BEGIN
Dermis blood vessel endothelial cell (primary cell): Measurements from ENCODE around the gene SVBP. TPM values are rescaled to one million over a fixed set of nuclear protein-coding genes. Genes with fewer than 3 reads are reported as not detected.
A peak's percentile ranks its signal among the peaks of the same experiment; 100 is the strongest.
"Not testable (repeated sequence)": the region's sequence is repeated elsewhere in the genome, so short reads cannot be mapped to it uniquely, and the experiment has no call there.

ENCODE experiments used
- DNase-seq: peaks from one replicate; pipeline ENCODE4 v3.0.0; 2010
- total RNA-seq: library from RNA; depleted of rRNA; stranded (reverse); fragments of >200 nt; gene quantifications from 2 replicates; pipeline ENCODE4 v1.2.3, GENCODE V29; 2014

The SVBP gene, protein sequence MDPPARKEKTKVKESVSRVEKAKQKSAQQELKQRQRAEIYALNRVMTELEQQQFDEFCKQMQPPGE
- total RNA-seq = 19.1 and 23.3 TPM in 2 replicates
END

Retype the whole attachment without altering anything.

Dermis blood vessel endothelial cell (primary cell): Measurements from ENCODE around the gene SVBP. TPM values are rescaled to one million over a fixed set of nuclear protein-coding genes. Genes with fewer than 3 reads are reported as not detected.
A peak's percentile ranks its signal among the peaks of the same experiment; 100 is the strongest.
"Not testable (repeated sequence)": the region's sequence is repeated elsewhere in the genome, so short reads cannot be mapped to it uniquely, and the experiment has no call there.

ENCODE experiments used
- DNase-seq: peaks from one replicate; pipeline ENCODE4 v3.0.0; 2010
- total RNA-seq: library from RNA; depleted of rRNA; stranded (reverse); fragments of >200 nt; gene quantifications from 2 replicates; pipeline ENCODE4 v1.2.3, GENCODE V29; 2014

The SVBP gene, protein sequence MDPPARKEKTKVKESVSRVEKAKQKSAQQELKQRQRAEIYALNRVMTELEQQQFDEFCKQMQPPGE
- total RNA-seq = 19.1 and 23.3 TPM in 2 replicates